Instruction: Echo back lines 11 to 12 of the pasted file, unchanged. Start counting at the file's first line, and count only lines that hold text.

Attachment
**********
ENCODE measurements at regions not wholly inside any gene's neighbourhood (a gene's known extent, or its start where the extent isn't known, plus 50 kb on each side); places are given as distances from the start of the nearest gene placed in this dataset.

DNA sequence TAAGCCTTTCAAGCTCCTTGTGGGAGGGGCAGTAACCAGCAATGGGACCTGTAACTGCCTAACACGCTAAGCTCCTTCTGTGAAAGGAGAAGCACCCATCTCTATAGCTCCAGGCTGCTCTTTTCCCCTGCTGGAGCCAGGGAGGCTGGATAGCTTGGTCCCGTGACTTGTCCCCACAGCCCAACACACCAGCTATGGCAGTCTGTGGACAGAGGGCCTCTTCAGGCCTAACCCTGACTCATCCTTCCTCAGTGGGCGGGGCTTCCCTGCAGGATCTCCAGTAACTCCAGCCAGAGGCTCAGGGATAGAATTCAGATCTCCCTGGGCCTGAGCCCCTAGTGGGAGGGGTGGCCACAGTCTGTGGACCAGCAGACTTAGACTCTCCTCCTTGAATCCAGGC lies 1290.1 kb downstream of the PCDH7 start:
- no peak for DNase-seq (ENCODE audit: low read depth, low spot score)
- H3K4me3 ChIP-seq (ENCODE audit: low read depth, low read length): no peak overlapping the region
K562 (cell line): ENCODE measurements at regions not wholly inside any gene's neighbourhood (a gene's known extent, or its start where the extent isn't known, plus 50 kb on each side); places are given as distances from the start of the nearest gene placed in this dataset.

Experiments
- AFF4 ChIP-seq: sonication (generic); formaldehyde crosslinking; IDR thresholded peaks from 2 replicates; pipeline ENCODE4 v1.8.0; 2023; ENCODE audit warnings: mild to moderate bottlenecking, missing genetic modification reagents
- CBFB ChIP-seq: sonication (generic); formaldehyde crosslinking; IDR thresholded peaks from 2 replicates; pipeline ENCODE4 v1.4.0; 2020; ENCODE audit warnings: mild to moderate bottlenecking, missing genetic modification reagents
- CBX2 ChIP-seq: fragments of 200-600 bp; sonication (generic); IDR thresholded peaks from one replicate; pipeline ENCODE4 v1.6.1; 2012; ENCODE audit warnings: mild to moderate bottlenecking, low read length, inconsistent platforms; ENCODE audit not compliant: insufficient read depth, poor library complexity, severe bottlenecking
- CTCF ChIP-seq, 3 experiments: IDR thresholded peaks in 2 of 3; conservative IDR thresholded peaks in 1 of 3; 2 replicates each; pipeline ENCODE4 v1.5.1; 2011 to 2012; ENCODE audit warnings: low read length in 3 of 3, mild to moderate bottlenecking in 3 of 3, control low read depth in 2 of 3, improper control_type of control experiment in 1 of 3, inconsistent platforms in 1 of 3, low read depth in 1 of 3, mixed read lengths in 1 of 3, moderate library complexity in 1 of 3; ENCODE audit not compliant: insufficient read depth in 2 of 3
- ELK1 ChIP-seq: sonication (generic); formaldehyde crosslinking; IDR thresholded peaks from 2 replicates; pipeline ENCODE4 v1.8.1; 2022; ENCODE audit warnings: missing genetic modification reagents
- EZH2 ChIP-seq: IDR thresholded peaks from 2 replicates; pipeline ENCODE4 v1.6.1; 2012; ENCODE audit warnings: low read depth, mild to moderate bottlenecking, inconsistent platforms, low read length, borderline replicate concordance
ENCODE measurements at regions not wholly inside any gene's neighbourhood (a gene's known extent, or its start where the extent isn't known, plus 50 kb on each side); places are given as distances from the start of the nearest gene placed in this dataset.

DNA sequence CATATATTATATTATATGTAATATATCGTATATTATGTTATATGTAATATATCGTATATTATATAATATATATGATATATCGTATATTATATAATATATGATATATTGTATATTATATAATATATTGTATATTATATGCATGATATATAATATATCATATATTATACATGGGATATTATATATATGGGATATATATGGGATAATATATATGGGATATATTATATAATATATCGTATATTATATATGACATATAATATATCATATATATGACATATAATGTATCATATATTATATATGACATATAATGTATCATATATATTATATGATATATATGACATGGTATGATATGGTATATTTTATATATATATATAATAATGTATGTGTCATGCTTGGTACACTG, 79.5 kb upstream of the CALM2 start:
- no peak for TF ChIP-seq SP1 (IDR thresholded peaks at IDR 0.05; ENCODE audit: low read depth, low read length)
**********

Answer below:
- ELK1 ChIP-seq: sonication (generic); formaldehyde crosslinking; IDR thresholded peaks from 2 replicates; pipeline ENCODE4 v1.8.1; 2022; ENCODE audit warnings: missing genetic modification reagents
- EZH2 ChIP-seq: IDR thresholded peaks from 2 replicates; pipeline ENCODE4 v1.6.1; 2012; ENCODE audit warnings: low read depth, mild to moderate bottlenecking, inconsistent platforms, low read length, borderline replicate concordance